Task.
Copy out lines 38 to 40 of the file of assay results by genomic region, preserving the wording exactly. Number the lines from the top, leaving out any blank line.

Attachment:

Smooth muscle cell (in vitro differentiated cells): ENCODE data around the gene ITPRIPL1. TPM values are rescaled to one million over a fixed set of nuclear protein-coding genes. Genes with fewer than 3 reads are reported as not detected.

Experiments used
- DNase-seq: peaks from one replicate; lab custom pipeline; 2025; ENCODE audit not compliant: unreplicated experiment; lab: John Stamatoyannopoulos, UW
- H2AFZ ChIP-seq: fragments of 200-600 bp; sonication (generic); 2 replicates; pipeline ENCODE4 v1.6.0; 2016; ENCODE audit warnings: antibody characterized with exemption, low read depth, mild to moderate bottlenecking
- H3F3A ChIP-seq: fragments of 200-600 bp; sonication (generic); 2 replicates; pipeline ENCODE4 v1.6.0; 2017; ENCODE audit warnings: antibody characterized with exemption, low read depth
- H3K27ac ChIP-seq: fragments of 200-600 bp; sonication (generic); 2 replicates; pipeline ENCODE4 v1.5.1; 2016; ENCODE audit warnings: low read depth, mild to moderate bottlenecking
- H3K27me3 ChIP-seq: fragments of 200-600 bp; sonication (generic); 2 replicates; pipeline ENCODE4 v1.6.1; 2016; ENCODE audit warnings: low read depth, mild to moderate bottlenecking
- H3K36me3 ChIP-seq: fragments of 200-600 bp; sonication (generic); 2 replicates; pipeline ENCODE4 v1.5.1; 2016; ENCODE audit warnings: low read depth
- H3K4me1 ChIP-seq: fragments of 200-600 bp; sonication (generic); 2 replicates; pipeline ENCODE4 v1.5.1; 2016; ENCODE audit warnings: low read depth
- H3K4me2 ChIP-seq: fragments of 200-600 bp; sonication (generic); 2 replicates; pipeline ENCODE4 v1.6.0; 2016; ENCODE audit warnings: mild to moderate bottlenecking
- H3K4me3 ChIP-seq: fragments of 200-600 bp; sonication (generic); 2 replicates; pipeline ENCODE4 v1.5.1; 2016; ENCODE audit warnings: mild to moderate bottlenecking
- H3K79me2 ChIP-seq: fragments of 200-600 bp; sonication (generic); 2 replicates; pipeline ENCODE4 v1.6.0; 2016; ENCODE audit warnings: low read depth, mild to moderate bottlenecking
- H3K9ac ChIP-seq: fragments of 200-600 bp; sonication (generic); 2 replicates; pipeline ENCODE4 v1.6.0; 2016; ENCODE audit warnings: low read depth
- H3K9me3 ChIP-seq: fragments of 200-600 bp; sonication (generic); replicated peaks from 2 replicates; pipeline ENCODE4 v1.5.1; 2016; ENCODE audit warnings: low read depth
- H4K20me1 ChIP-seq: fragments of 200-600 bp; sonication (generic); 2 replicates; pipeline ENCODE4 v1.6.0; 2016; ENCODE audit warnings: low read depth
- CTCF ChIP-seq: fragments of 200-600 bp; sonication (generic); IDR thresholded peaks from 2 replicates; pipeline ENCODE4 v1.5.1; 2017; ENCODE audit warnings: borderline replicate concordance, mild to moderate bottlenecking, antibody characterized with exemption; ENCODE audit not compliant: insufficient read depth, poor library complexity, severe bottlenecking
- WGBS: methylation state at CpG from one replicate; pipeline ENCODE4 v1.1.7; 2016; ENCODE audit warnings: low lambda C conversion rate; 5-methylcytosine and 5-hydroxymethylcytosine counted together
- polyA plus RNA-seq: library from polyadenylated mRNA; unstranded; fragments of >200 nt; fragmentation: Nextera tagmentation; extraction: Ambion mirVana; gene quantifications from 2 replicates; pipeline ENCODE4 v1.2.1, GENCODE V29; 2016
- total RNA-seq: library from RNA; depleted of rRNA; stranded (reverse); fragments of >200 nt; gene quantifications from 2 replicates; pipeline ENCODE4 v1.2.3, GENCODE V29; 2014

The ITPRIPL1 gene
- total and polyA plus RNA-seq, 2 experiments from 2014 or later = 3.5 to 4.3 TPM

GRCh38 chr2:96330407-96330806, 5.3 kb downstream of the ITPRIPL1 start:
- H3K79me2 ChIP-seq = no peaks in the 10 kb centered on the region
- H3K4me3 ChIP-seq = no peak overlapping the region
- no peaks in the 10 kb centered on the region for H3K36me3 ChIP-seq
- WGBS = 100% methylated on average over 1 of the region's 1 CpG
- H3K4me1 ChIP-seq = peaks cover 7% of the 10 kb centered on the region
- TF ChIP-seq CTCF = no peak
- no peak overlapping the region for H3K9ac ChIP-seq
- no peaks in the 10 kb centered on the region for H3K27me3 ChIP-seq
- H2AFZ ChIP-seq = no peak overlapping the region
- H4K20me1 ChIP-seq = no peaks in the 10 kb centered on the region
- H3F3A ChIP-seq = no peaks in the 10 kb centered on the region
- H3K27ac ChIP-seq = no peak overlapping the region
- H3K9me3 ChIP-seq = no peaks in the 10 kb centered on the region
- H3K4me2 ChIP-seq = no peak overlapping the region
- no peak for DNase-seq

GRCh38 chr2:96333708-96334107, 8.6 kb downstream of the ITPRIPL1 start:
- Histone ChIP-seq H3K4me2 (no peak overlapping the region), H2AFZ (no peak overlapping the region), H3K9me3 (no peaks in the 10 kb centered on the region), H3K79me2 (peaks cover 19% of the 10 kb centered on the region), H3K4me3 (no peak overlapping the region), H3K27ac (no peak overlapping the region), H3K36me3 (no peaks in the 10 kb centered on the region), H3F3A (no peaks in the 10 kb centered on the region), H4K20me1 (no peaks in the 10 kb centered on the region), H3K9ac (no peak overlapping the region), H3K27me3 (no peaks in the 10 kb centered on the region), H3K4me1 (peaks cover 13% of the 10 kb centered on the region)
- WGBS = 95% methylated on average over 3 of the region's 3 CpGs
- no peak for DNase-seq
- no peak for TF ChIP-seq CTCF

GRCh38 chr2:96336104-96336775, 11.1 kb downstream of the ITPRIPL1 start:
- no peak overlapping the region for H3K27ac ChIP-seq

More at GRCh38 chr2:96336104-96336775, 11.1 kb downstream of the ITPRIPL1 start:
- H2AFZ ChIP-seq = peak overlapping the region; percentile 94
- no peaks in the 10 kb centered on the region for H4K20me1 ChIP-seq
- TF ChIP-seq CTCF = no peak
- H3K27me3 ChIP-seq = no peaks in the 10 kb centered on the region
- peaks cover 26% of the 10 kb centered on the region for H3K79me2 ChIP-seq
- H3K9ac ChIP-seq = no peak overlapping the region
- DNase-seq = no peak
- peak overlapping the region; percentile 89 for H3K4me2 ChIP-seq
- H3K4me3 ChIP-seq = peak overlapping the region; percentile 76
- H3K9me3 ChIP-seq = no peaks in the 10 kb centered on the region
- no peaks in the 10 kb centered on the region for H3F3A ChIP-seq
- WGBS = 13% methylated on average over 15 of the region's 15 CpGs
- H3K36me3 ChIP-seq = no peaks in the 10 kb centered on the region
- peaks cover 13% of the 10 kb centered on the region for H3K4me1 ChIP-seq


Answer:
GRCh38 chr2:96333708-96334107, 8.6 kb downstream of the ITPRIPL1 start:
- Histone ChIP-seq H3K4me2 (no peak overlapping the region), H2AFZ (no peak overlapping the region), H3K9me3 (no peaks in the 10 kb centered on the region), H3K79me2 (peaks cover 19% of the 10 kb centered on the region), H3K4me3 (no peak overlapping the region), H3K27ac (no peak overlapping the region), H3K36me3 (no peaks in the 10 kb centered on the region), H3F3A (no peaks in the 10 kb centered on the region), H4K20me1 (no peaks in the 10 kb centered on the region), H3K9ac (no peak overlapping the region), H3K27me3 (no peaks in the 10 kb centered on the region), H3K4me1 (peaks cover 13% of the 10 kb centered on the region)
- WGBS = 95% methylated on average over 3 of the region's 3 CpGs